• But let’s just stay with meatless meat today: 
  • Neurotoxins & Carcinogens – The majority of store-bought veggie burgers contain some form of soy. Non organic soy is extracted using hexane, a chemical byproduct of petroleum refining. The food industry uses the hexane extraction method because it is cheap. Several studies have been published about the neurotoxicity of exposure of humans and animals to hexane, but the most alarming ones link exposure to brain tumors. Currently the FDA sets no limit to the amount of hexane that can be used in non-organic soy products and no one knows for sure how much residue is being consumed by the American public. If you want more info on this – the Cornucopia Institute released an excellent report about several popular veggie burger brands that use hexane. To quote top researcher Charlotte Valleys, “The bigger picture here is that hexane is being released into the atmosphere—since it’s an air pollutant. It leads to smog, which is ground-level ozone, which leads to a whole bunch of health problems, like asthma in kids. These effects are very real.” 
I don’t want this in my body or in the air I breathe – do you?
Table meat v11
*Image taken from Cornucopia Institute’s report on hexane in soy

  • Cheap Oils – If you see the words “canola oil, soy oil, corn oil, sunflower, and/or safflower oil” it is likely extracted with hexane too. But what further complicates this matter (if having a neurotoxin byproduct in your burger is not enough) is that the overconsumption of these cheap oils are causing an abundance of Omega 6 fatty acids in our diets. The imbalance of Omega 6 fatty acids increases the risk of inflammation, heart disease, obesity, and prostate and bone cancer.Traderjoes
  • Textured Vegetable Protein, aka “TVP” – Several frozen veggie burgers available are developed using soy products and Textured Vegetable Protein (TVP). TVP is one of those foods I avoid at all costs and no one will ever convince me to eat something this processed. TVP is extracted from soy at a super high heat and made into a powder before it is “reshaped” into strips, chunks and granules and put back into food. The processing can also add artificial and natural flavors, MSG, colorings, emulsifiers and thickening agents, including nitrosamine, which is a carcinogen no one should be consuming. Does this picture of TVP look like nutritious nuggets of real food to you?
Textured Vegetable Protein TVP YL03
  • Chemically Altered Flavorings & MSG – There are several hidden sources of MSG found in vegetarian meat substitutes. The food industry uses MSG to make processed food that is low in nutrition taste good, tricking your taste buds into liking something that isn’t real food. Futhermore, MSG increases your insulin response, tricking your body into thinking you can eat more than you actually should. And this is exactly how scientists make rats obese, by feeding them MSG laced food. I don’t know about you, but knowing there is a potential substance that can trick me into eating more food is reason enough to avoid this at all costs. But MSG is linked to all sorts of terrible reactions in humans like migraines, toxicity, and autoimmune disorders that you can read about in this tell all book about MSG.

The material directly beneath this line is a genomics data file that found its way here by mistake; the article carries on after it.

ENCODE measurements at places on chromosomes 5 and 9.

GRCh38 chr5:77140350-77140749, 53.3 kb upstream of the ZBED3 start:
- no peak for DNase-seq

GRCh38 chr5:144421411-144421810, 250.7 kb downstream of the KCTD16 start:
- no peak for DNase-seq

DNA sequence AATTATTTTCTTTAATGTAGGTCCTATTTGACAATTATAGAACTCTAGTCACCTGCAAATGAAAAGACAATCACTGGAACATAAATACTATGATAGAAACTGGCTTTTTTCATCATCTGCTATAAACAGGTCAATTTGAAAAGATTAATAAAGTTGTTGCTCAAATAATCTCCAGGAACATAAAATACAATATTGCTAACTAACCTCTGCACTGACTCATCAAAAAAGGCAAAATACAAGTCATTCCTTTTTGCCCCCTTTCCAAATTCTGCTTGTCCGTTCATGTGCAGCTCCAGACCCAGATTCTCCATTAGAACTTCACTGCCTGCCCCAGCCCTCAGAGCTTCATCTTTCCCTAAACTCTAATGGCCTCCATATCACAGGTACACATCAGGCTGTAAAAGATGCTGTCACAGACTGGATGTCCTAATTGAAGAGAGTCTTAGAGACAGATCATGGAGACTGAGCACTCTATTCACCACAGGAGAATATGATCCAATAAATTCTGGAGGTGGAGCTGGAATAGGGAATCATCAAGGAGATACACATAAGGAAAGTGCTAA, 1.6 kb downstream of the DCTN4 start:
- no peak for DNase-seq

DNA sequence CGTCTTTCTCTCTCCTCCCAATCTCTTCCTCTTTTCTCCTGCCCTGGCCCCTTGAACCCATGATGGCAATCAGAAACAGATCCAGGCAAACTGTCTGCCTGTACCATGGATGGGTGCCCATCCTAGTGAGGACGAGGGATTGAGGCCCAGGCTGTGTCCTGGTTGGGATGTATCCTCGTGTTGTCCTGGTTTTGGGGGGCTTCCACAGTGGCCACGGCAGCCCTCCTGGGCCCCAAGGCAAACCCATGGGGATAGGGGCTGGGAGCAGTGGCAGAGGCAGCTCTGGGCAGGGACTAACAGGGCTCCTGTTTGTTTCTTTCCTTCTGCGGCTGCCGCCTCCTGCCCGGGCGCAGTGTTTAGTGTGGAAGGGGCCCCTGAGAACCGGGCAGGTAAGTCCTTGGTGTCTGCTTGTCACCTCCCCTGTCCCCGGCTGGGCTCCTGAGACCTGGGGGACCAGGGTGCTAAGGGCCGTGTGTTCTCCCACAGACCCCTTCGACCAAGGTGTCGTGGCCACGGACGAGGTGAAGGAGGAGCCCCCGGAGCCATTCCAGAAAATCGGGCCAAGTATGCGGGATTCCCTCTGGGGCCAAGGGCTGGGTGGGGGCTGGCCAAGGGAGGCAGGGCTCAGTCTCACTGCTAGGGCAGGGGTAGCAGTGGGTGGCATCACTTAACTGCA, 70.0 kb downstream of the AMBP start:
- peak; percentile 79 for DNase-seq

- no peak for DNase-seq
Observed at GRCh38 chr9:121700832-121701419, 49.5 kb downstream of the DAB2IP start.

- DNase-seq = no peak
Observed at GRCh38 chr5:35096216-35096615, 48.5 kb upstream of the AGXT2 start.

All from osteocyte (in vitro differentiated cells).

Screen Shot 2012 02 06 at 1 05 40 PM
  • Full of Genetically Modified Ingredients (GMOs) – If the burger contains anything derived from corn or soy, you can almost guarantee it comes from genetically modified seeds unless it is certified 100% organic. Genetically modified foods have been linked to toxicity, allergic reactions and fertility issues and have not been studied for their long term effects on our health. Unfortunately, here in the US, companies can get away with including GMOs in our foods without us knowing it. If you want to know if GMO’s are in your food – support the Just Label by signing their petition to the FDA
MorningStarFarmsSpicyBlackBeanVeggieBurgers 345Screen Shot 2012 06 28 at 8 28 21 AM
The Morningstar Farms Black Bean Burger, along with several other brands are guilty of every one of these points above. This burger is marketed as “healthy” and has even more questionable ingredients like caramel coloring (which is linked to cancer) and a slew of other chemical based preservatives. Knowing that I used to eat this particular brand many years ago on a weekly basis, absolutely disgusts me now. I don’t know about you, but I am tired of processed and convenience foods making a fool out of me…share this info with all your veggie burger buying friends and spread the word.
Well adamfoxie*blog and Adam its publisher wishes you a tasty and healthy fourth of July! My suggestion is that if you like meat, eat the real meat. If you feel meat is weighing you down wether imagined or real, then have the potato salad or the bread with lettuce and tomato and nothing in between.  If you eat meat on the fourth of july but then hold off for the rest of the year, how bad can that be?
Adam used as a source Food